Value Compression in the Rare Date Gold Market

The recent Coin World “Coin Values” (or Trends as we long-time dealers call it) features a number of price reductions in the various Liberty Head gold series. This has caused some interesting pricing anomalies that have major ramifications for collectors of rare date gold coins. The grade range that appears to be severely affected by the Trends revisions is AU50 to AU58. This makes sense as this is the grade range that, in my opinion, has been most severely compromised by the grading services over the years. I think this especially true for the AU55 and AU58 grades; a range that includes many coins that are marginal quality at best.

A number of factors caused these values to be reduced by the Trends editor(s). One is, of course, auction prices. As I have stated a number of times in the past, one of the biggest problems with coin pricing is the fact that one bad apple can literally spoil the whole bunch. Let me give you an example. Let’s say that Trends in AU58 for a specific Charlotte quarter eagle was $9,000 in AU58. Then let’s say that a really, really low end example in an AU58 holder sells at auction for $4,000. Does this mean that the price of this issue should suddenly be cut in half?

I would argue that it shouldn’t. But I would also argue that a compression of values for rare date gold is inevitable.

Value compression is not without precedent. Two of the most famous examples that I can think of are the Iowa half dollar (worth $85 in XF and $100 in MS65) and the Roanoke half dollar (worth $160 in XF and $180 in MS64). The reason why values become compressed for a specific coin is that the market believes that a premium is unmerited. In the case of the Roanoke half dollar, the reason is obvious: because of the cluttered design, an AU58 Roanoke looks essentially no different from an MS64. For better or worse, this is what has happened with certain branch mint gold coins due to erratic grading standards.

Let me give you an example. The more sophisticated segment of the rare date gold market believes that a choice, original coin graded EF45 is preferable to a bright, shiny processed AU53. Because of this, it tends to place a value premium on the nice 45 coin. The same collector who is willing to spend, say $2,500 on a Choice EF would probably pass on a crappy AU53 example of the same date at $3,000; even though the higher graded example is seemingly the “better deal.”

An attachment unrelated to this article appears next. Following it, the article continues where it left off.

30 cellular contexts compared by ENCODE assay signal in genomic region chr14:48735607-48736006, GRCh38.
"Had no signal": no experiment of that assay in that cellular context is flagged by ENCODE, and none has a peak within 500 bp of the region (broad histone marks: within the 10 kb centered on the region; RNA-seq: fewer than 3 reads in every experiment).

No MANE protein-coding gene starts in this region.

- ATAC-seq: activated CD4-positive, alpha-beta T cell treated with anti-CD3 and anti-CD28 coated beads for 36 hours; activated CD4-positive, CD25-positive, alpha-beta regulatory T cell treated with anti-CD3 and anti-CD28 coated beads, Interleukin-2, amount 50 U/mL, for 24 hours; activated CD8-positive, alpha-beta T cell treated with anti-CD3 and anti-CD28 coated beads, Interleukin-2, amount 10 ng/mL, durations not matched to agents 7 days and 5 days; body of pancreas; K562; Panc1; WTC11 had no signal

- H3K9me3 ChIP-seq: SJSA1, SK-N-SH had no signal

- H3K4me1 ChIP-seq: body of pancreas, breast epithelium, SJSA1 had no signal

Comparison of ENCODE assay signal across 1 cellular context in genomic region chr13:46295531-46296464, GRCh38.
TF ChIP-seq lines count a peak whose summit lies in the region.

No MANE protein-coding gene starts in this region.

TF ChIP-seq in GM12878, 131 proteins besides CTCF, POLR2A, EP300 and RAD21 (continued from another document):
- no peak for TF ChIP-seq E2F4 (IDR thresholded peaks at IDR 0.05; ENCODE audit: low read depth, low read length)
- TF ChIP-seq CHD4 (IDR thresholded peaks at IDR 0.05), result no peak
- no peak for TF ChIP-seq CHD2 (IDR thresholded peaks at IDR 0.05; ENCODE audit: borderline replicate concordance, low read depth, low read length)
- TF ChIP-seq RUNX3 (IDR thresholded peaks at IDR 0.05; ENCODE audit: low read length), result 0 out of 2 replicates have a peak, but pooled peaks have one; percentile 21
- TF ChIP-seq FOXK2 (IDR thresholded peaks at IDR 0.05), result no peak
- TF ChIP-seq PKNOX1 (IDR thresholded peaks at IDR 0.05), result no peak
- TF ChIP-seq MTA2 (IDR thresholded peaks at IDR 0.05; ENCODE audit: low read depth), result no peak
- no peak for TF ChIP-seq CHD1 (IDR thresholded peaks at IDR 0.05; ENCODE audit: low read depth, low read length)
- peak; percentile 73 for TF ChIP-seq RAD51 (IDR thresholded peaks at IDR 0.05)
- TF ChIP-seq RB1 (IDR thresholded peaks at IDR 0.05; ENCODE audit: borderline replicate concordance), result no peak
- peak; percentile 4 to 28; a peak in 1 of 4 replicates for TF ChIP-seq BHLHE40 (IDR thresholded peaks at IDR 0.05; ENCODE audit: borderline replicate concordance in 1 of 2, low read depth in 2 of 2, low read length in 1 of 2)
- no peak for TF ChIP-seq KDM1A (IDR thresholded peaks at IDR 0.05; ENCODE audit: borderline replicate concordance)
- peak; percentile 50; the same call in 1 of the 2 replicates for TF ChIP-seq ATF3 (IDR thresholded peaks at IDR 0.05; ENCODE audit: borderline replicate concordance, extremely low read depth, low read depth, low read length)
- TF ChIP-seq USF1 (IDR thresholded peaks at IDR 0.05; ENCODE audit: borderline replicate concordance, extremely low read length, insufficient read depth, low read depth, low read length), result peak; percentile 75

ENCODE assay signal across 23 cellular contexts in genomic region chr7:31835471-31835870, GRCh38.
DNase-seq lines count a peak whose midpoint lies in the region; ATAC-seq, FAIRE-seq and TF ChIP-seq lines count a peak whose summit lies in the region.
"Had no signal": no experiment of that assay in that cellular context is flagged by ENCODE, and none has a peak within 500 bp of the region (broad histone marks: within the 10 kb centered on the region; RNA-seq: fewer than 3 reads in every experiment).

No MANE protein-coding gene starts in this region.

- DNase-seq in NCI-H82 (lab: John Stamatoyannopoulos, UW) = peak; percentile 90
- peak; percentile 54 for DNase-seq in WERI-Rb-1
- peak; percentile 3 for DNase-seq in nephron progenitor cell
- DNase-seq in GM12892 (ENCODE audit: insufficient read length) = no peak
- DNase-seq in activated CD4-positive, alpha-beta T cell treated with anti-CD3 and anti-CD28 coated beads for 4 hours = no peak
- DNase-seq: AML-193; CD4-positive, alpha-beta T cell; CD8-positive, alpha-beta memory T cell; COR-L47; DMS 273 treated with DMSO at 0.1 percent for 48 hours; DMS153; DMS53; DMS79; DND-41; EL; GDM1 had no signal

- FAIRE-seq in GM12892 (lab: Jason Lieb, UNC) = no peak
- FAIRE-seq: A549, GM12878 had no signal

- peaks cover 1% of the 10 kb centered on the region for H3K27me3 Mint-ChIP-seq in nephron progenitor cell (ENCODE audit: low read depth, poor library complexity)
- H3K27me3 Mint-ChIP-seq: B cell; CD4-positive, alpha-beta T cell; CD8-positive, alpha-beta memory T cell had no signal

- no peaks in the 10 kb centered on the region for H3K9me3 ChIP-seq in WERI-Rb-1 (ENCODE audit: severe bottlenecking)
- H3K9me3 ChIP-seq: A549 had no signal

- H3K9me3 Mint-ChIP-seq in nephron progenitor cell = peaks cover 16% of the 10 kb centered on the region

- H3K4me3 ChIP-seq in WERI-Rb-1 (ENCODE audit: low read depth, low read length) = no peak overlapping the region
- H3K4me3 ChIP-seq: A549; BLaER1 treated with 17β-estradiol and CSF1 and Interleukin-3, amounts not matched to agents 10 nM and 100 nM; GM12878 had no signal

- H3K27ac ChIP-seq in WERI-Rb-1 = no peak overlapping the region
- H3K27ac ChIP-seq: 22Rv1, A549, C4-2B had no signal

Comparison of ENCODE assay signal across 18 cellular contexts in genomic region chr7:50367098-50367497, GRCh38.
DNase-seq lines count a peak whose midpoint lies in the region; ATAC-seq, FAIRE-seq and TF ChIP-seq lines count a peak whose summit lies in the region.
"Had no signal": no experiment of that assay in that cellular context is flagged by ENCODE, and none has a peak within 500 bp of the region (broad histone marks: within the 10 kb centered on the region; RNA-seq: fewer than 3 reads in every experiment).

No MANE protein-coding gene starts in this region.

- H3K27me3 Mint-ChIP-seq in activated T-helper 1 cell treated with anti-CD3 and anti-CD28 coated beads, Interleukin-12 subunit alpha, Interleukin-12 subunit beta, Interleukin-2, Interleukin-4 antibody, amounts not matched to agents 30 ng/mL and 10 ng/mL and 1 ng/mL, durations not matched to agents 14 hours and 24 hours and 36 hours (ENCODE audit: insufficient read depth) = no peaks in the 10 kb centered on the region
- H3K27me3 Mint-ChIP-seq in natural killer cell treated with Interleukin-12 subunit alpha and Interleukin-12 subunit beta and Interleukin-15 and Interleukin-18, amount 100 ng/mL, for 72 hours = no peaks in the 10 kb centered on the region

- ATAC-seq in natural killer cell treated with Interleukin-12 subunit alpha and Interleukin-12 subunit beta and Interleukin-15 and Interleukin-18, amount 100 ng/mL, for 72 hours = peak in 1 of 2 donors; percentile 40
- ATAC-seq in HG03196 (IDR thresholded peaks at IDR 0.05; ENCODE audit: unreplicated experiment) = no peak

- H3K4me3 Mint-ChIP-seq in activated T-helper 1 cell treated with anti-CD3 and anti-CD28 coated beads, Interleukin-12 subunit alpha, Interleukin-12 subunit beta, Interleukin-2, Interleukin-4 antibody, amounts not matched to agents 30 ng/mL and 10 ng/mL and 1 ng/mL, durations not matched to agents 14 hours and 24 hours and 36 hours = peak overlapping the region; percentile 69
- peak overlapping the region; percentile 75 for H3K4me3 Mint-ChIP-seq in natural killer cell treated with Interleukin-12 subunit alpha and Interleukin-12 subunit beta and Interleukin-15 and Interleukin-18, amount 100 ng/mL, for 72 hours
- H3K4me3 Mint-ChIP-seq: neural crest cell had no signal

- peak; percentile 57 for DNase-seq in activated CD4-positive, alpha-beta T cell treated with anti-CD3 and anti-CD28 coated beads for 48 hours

There are now at least three distinct segments of the rare date gold market. There are the serious hard-core collectors with some budget constraints who will spend $1,500-3,500 on a coin without flinching. This segment of the market is as strong as ever; maybe even more so than in the 2004-2006 Boom Years. The next segment is the casual uninformed investor, the deal-seeker or the “world-is-coming-to-an-end-so-I need-to-own-gold” buyer. They are the likely buyers of the not-so-nice coins that might range from slightly overgraded to blatantly overgraded. This segment of the market is extremely weak right now. The third segment of the market is the high budget connoisseur who is searching for coins that are in or near the Condition Census for the issue; maybe even the finest known. This segment of the market is clearly not as strong as it was a few years ago but if the right coin comes along, these buyers will pay strong prices.

With the existence of these three segments what has happened is that the market has become stronger at the lower end, much weaker at the middle end and slightly weaker but still capable of a wallop on the higher end. As a result, a coin that is worth $2,000 in EF45 and $10,000 in MS60 might only be worth $3,000-4,000 in schlocky AU53. And it might be a hard sale for a dealer even at this compressed level.

Now, here’s where the interesting play comes in for the savvy buyer. I think some nice quality AU53 and AU55 coins are going to get dragged down along with the schlock. Let’s say that you are able to buy a nice Charlotte or Dahlonega quarter eagle in properly graded AU53 for $2,750-3,250 (when a nice EF45 is worth $2,250-2,500). In this case, paying the extra 20% or so for a coin that is demonstrably better is an excellent value. If the collector learns which AU53 quarter eagles are nice for the grade, they are getting coins that are more cosmetically appealing than a nice EF45 and a compressed value that makes plenty of sense to me.